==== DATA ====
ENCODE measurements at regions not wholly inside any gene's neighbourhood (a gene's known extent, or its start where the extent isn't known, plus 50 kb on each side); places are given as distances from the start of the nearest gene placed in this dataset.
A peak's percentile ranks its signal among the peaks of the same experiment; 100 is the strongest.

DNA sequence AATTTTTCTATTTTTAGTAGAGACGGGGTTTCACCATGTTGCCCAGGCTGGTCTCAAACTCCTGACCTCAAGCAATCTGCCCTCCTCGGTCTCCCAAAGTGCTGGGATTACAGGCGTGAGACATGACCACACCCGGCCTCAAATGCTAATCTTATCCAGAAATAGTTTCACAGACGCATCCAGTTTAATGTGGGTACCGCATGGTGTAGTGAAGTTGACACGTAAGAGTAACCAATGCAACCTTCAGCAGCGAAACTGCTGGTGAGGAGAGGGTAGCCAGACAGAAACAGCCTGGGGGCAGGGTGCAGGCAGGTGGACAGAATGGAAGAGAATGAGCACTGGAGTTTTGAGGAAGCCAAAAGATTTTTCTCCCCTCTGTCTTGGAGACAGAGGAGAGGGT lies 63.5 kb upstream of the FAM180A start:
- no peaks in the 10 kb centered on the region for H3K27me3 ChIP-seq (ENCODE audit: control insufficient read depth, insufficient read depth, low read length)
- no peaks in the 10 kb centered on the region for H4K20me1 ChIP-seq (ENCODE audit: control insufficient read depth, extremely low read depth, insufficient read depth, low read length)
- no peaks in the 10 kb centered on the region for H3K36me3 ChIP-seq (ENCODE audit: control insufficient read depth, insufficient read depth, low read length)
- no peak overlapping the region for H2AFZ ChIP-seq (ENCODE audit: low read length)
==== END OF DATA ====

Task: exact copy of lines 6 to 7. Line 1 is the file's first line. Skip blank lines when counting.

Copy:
- no peaks in the 10 kb centered on the region for H3K36me3 ChIP-seq (ENCODE audit: control insufficient read depth, insufficient read depth, low read length)
- no peak overlapping the region for H2AFZ ChIP-seq (ENCODE audit: low read length)